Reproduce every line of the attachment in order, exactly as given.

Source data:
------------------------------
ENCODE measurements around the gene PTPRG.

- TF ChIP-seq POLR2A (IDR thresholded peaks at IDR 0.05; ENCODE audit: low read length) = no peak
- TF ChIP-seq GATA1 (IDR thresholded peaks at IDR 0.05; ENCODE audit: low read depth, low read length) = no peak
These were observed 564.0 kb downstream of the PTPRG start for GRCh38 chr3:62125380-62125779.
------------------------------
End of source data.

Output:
ENCODE measurements around the gene PTPRG.

- TF ChIP-seq POLR2A (IDR thresholded peaks at IDR 0.05; ENCODE audit: low read length) = no peak
- TF ChIP-seq GATA1 (IDR thresholded peaks at IDR 0.05; ENCODE audit: low read depth, low read length) = no peak
These were observed 564.0 kb downstream of the PTPRG start for GRCh38 chr3:62125380-62125779.